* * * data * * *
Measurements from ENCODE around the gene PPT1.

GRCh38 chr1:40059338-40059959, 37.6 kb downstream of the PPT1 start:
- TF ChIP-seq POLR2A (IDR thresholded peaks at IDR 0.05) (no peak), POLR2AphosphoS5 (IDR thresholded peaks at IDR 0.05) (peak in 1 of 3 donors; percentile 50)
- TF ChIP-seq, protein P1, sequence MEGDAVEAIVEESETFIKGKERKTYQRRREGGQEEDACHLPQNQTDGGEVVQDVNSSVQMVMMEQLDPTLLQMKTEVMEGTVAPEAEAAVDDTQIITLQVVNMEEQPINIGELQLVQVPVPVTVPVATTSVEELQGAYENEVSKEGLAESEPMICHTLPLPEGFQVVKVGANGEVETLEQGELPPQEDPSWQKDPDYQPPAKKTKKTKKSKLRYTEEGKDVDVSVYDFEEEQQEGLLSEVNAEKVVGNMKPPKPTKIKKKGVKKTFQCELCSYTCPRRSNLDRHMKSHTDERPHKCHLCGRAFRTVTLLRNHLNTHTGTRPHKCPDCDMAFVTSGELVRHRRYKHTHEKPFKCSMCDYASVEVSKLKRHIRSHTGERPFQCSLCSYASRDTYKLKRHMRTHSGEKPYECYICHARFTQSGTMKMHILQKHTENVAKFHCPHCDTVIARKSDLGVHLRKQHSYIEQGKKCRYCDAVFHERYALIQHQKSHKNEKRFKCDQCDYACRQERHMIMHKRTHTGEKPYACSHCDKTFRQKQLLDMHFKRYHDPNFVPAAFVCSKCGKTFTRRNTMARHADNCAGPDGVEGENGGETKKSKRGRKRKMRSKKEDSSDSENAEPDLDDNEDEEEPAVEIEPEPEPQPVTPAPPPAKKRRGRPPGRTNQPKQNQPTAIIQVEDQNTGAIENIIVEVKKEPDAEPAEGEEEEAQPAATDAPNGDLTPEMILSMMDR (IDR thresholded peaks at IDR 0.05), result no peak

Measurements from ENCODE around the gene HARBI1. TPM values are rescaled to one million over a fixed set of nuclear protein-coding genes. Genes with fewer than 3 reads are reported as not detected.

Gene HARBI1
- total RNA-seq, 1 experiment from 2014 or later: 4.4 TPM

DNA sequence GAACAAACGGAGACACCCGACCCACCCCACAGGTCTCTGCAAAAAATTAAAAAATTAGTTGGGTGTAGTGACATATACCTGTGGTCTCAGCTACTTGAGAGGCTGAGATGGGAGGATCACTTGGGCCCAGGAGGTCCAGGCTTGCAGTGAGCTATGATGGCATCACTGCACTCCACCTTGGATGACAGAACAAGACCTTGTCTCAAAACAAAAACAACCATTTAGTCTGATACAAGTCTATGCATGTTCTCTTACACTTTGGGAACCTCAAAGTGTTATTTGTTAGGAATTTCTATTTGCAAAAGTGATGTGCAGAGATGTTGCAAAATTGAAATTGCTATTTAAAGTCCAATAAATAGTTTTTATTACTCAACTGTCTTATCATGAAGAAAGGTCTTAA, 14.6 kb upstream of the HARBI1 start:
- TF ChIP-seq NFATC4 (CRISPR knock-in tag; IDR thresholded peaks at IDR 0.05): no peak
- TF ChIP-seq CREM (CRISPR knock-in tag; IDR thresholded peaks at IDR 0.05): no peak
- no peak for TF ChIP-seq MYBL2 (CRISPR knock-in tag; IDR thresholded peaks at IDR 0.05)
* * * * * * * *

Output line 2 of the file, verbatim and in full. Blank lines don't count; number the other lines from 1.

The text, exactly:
GRCh38 chr1:40059338-40059959, 37.6 kb downstream of the PPT1 start: